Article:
Non-Compliance by Major Banks Detected After Settlement Agreement

Non-Compliance by Major Banks Detected After Settlement Agreement

(TheNicheReport) -- Monitors checking for lender compliance in the wake of the 2012 National Mortgage Foreclosure Agreement have detected patterns of non-compliance and abusive practices in California. The banks in question are Ally Financial, Bank of America, Citi, JP Morgan Chase, and Wells Fargo. It is important to remember that Ally Financial is the former GMAC and that Bank of America acquired Countrywide.

The five banks agreed to be monitored after allegations of dubious foreclosure practices led to a nationwide investigation by state attorney generals and the U.S. Department of Justice. One of the nefarious practices involved the arbitrary signing of foreclosure documents without even reviewing them. Another practice, known as "dual-tracking" involves leading borrowers to believe the lender is helping them, when in fact they are lining them up for foreclosure and eviction.

The banks eventually signed a landmark settlement agreement that involves monitoring and offering mortgage modifications, but according to a monitoring report by a law professor at the University of California, dual-tracking is still being practiced in the Golden State.

The Response by the Banks

According to a news report in the Huffington Post, a Bank of America spokesman stated that the financial institution is complying with the agreement and helping borrowers avoid foreclosure. Professor Katherine Porter, however, found 224 complaints from California homeowners who may have been the subject of dual-tracking. It has been only six months since the banks executed the agreement.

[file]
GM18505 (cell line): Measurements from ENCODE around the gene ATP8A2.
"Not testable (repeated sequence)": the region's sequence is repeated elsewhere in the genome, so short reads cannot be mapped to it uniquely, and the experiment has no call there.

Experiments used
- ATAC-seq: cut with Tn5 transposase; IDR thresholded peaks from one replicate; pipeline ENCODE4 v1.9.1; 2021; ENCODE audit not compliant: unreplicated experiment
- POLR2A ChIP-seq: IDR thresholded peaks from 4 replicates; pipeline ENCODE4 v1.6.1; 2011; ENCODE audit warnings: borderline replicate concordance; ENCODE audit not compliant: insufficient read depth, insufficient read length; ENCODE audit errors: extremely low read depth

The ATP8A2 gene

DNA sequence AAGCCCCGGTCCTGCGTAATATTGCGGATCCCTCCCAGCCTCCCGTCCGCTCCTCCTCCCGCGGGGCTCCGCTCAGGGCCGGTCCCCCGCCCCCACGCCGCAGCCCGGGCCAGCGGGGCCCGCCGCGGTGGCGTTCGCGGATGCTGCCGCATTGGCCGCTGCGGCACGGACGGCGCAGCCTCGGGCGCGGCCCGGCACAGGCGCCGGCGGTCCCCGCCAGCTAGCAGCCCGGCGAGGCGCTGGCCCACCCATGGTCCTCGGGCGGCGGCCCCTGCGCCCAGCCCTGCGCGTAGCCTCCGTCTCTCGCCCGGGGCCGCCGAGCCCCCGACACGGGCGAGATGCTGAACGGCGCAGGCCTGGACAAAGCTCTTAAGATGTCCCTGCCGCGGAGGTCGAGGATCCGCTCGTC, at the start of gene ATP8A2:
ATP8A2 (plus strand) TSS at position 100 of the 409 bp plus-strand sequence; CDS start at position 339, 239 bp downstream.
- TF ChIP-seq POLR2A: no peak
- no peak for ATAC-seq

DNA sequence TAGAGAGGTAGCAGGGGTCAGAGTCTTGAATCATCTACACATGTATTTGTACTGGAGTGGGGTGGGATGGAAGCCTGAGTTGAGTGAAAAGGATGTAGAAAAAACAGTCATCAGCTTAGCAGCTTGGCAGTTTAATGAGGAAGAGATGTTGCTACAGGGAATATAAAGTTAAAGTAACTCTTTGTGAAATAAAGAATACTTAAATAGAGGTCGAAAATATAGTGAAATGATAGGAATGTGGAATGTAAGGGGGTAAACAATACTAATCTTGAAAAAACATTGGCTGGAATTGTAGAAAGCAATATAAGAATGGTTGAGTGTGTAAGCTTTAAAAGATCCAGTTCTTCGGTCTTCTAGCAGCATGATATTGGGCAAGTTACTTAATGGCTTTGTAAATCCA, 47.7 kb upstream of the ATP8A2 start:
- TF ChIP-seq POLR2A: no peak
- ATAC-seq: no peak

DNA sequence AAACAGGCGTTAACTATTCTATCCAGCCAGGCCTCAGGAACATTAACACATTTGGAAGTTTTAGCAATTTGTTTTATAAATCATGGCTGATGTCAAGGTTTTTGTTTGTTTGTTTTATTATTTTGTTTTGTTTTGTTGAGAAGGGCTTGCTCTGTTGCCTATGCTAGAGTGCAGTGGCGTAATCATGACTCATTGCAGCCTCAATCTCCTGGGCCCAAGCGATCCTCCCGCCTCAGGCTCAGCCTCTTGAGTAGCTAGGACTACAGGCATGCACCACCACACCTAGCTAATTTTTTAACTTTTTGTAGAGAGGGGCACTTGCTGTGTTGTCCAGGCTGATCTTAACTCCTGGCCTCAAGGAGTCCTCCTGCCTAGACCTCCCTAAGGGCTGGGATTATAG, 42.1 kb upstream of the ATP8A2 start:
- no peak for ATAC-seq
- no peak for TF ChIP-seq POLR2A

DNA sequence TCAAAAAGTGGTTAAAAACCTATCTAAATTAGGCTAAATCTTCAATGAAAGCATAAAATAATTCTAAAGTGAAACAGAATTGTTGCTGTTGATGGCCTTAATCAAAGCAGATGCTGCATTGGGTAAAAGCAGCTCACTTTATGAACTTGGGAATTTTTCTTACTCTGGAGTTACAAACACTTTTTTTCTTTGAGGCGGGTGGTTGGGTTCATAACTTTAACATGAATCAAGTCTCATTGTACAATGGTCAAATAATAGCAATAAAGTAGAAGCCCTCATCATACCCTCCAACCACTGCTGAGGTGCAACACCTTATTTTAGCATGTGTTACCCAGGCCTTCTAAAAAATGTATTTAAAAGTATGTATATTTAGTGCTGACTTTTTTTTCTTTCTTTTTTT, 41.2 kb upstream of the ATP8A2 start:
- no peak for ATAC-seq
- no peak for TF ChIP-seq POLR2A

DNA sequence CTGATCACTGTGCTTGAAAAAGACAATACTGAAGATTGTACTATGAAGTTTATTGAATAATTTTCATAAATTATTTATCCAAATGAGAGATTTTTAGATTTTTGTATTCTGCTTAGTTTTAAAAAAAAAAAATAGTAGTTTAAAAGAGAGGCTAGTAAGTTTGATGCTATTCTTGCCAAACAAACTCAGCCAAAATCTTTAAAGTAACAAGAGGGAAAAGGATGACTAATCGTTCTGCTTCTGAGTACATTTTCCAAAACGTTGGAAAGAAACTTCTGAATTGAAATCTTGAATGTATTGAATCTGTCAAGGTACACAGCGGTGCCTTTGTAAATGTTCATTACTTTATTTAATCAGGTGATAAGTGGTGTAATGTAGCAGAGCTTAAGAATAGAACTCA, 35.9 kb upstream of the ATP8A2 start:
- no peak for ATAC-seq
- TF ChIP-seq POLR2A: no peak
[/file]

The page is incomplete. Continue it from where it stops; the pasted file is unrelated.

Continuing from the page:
A statement by Wells Fargo echoed Bank of America's comments, but the statement by JP Morgan was more vigorous, as it claims that the bank has met all 320 reforms to their mortgage servicing. Ally Financial said it was working close with the Office of Mortgage Settlement Oversight in the matter.

Wrongful Foreclosures Averted

The pace of foreclosures this year has not been as hectic as it was from 2008 to 2011, but according to Professor Porter, a team made up of some of her law students has actually stepped in dozens of times to stop foreclosures that would have been wrongful. This is happening even as homeowners are receiving communications from their banks regarding mortgage modifications.

Not all borrowers will be able to avert foreclosure, but under some of the terms of the agreement, no foreclosure proceedings can take place in the midst of the modification attempt. October will be a crucial month for the major lenders as they are expected to have complied with hundreds of operational reforms, including the elimination of dual-tracking.